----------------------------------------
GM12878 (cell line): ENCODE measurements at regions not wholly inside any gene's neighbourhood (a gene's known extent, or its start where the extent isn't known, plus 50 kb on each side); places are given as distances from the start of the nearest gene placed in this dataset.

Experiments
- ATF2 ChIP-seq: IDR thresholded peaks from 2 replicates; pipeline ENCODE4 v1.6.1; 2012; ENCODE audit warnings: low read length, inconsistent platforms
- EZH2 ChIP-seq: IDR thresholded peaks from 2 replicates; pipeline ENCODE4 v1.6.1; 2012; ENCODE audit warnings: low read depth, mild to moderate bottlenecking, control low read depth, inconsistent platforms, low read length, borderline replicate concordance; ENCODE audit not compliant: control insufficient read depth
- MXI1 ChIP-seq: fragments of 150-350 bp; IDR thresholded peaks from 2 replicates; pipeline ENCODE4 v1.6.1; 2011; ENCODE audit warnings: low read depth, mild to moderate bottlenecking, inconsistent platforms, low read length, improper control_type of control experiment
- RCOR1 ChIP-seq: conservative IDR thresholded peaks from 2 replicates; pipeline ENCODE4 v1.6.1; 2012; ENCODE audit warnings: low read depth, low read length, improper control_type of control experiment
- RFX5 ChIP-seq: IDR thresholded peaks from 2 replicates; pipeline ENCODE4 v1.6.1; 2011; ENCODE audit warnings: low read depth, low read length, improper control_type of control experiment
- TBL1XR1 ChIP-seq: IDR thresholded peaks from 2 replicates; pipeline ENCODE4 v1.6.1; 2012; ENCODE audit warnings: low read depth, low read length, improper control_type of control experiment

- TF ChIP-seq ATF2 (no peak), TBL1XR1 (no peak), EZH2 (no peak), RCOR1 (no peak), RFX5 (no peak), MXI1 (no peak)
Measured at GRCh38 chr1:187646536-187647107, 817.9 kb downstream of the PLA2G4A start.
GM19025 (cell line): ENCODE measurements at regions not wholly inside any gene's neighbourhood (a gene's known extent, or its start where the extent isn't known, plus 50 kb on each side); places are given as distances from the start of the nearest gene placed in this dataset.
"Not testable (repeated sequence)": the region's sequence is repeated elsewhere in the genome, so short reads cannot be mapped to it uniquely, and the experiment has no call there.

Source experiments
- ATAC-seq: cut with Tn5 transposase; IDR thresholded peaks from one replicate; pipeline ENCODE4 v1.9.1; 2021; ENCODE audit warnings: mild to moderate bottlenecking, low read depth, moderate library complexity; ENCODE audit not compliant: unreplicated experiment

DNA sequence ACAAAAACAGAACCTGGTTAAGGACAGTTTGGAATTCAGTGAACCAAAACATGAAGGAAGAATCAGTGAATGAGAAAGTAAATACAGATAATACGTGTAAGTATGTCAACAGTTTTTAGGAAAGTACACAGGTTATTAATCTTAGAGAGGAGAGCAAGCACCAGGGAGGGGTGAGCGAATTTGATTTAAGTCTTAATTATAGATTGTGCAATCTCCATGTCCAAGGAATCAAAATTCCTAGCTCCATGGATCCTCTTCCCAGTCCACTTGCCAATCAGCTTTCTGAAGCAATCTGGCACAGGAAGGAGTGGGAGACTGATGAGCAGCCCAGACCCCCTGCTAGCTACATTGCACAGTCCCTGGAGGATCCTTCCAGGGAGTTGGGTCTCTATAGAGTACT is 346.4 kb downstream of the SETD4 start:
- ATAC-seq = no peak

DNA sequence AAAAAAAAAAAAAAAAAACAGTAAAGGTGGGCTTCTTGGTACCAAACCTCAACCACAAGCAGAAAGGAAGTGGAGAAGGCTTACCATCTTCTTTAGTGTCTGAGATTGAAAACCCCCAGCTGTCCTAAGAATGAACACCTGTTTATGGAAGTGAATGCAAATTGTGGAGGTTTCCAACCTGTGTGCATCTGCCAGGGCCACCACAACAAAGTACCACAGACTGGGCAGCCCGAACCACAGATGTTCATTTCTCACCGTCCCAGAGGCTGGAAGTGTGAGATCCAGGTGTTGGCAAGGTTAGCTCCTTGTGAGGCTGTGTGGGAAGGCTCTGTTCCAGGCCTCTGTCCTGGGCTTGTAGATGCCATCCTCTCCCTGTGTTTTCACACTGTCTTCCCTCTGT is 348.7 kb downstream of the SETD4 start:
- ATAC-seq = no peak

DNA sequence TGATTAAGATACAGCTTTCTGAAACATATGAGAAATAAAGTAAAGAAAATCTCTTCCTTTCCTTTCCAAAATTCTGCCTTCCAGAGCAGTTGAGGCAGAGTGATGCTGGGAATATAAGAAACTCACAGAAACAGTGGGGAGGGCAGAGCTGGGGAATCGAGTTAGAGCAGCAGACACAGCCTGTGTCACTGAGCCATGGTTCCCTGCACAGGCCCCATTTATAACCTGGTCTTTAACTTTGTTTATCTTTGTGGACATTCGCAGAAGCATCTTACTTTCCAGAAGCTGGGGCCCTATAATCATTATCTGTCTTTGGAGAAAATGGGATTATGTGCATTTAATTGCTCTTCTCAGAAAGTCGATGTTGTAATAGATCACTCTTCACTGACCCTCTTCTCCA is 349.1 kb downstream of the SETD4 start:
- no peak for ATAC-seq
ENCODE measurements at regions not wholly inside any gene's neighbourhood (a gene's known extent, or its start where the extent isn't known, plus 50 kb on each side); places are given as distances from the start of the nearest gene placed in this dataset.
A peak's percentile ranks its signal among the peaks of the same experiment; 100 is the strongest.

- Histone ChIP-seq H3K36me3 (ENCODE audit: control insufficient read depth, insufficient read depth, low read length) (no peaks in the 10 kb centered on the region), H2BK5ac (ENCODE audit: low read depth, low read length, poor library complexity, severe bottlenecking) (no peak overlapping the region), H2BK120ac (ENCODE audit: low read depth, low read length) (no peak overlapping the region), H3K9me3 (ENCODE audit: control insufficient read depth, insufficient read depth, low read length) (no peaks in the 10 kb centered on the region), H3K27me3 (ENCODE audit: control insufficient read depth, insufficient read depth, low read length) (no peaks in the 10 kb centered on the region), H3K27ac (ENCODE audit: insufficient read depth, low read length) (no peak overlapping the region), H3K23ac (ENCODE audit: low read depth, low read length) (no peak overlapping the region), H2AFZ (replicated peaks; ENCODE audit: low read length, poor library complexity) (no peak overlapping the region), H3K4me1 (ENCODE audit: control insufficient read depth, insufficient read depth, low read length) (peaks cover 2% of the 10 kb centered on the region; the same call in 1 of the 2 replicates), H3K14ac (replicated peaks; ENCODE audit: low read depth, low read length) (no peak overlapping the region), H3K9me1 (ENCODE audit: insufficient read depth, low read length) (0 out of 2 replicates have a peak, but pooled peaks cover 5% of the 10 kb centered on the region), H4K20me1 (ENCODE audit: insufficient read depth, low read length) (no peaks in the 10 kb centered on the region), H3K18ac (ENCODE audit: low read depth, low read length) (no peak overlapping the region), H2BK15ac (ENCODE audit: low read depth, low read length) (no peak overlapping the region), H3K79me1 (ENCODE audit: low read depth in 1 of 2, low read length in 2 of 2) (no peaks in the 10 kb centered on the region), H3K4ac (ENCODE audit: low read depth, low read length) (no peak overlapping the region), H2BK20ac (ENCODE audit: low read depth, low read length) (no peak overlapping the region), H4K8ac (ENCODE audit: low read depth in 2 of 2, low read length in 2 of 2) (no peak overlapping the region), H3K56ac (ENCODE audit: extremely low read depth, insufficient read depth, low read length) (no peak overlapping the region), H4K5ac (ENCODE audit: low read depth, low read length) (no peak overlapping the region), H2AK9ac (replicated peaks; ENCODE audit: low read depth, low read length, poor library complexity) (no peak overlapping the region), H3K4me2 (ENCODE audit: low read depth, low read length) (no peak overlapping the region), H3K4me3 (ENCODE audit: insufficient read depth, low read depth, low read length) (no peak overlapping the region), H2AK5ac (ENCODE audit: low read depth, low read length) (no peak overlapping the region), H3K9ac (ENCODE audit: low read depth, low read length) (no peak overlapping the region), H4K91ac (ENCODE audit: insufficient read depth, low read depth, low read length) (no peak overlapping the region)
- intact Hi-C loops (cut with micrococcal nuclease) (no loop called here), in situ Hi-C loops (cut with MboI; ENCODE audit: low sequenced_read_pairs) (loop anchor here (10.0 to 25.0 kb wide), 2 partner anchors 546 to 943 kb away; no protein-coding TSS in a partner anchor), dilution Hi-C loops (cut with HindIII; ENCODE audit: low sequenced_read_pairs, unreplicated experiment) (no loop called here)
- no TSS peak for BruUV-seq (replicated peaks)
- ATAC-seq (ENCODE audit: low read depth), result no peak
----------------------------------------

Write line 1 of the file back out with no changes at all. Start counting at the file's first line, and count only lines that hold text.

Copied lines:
GM12878 (cell line): ENCODE measurements at regions not wholly inside any gene's neighbourhood (a gene's known extent, or its start where the extent isn't known, plus 50 kb on each side); places are given as distances from the start of the nearest gene placed in this dataset.